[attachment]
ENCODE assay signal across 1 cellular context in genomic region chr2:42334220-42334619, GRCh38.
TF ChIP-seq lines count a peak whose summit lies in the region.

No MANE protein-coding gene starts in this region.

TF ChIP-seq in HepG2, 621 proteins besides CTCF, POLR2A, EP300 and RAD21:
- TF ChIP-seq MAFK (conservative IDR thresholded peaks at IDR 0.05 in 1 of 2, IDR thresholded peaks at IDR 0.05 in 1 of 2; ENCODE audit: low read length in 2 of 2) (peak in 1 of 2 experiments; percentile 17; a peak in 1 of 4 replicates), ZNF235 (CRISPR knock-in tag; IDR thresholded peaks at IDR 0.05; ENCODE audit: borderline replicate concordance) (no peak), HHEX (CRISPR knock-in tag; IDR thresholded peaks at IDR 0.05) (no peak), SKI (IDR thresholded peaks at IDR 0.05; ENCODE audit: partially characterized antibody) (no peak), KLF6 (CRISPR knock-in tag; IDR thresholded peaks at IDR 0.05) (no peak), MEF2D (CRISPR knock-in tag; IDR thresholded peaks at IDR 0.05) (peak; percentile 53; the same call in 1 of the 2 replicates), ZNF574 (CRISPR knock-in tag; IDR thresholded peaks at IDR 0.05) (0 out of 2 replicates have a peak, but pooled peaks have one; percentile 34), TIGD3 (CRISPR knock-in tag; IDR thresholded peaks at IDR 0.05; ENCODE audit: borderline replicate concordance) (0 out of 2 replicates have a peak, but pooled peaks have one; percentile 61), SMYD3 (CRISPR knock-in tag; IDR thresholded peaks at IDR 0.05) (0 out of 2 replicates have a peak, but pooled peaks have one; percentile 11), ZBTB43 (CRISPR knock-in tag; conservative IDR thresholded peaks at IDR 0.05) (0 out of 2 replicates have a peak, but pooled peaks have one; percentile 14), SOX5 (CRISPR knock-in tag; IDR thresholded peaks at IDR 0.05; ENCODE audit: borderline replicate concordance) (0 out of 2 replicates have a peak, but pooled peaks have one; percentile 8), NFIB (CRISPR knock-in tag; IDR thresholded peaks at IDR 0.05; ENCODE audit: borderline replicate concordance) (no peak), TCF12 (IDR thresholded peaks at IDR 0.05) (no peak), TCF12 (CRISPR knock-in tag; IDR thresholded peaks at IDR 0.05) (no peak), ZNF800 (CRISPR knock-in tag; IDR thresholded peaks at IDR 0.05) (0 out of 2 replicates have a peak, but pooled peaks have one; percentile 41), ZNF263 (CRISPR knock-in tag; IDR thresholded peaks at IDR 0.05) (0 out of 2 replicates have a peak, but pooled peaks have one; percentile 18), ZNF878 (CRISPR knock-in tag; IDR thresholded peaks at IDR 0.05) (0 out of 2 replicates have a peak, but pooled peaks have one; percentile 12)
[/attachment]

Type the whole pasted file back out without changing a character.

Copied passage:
ENCODE assay signal across 1 cellular context in genomic region chr2:42334220-42334619, GRCh38.
TF ChIP-seq lines count a peak whose summit lies in the region.

No MANE protein-coding gene starts in this region.

TF ChIP-seq in HepG2, 621 proteins besides CTCF, POLR2A, EP300 and RAD21:
- TF ChIP-seq MAFK (conservative IDR thresholded peaks at IDR 0.05 in 1 of 2, IDR thresholded peaks at IDR 0.05 in 1 of 2; ENCODE audit: low read length in 2 of 2) (peak in 1 of 2 experiments; percentile 17; a peak in 1 of 4 replicates), ZNF235 (CRISPR knock-in tag; IDR thresholded peaks at IDR 0.05; ENCODE audit: borderline replicate concordance) (no peak), HHEX (CRISPR knock-in tag; IDR thresholded peaks at IDR 0.05) (no peak), SKI (IDR thresholded peaks at IDR 0.05; ENCODE audit: partially characterized antibody) (no peak), KLF6 (CRISPR knock-in tag; IDR thresholded peaks at IDR 0.05) (no peak), MEF2D (CRISPR knock-in tag; IDR thresholded peaks at IDR 0.05) (peak; percentile 53; the same call in 1 of the 2 replicates), ZNF574 (CRISPR knock-in tag; IDR thresholded peaks at IDR 0.05) (0 out of 2 replicates have a peak, but pooled peaks have one; percentile 34), TIGD3 (CRISPR knock-in tag; IDR thresholded peaks at IDR 0.05; ENCODE audit: borderline replicate concordance) (0 out of 2 replicates have a peak, but pooled peaks have one; percentile 61), SMYD3 (CRISPR knock-in tag; IDR thresholded peaks at IDR 0.05) (0 out of 2 replicates have a peak, but pooled peaks have one; percentile 11), ZBTB43 (CRISPR knock-in tag; conservative IDR thresholded peaks at IDR 0.05) (0 out of 2 replicates have a peak, but pooled peaks have one; percentile 14), SOX5 (CRISPR knock-in tag; IDR thresholded peaks at IDR 0.05; ENCODE audit: borderline replicate concordance) (0 out of 2 replicates have a peak, but pooled peaks have one; percentile 8), NFIB (CRISPR knock-in tag; IDR thresholded peaks at IDR 0.05; ENCODE audit: borderline replicate concordance) (no peak), TCF12 (IDR thresholded peaks at IDR 0.05) (no peak), TCF12 (CRISPR knock-in tag; IDR thresholded peaks at IDR 0.05) (no peak), ZNF800 (CRISPR knock-in tag; IDR thresholded peaks at IDR 0.05) (0 out of 2 replicates have a peak, but pooled peaks have one; percentile 41), ZNF263 (CRISPR knock-in tag; IDR thresholded peaks at IDR 0.05) (0 out of 2 replicates have a peak, but pooled peaks have one; percentile 18), ZNF878 (CRISPR knock-in tag; IDR thresholded peaks at IDR 0.05) (0 out of 2 replicates have a peak, but pooled peaks have one; percentile 12)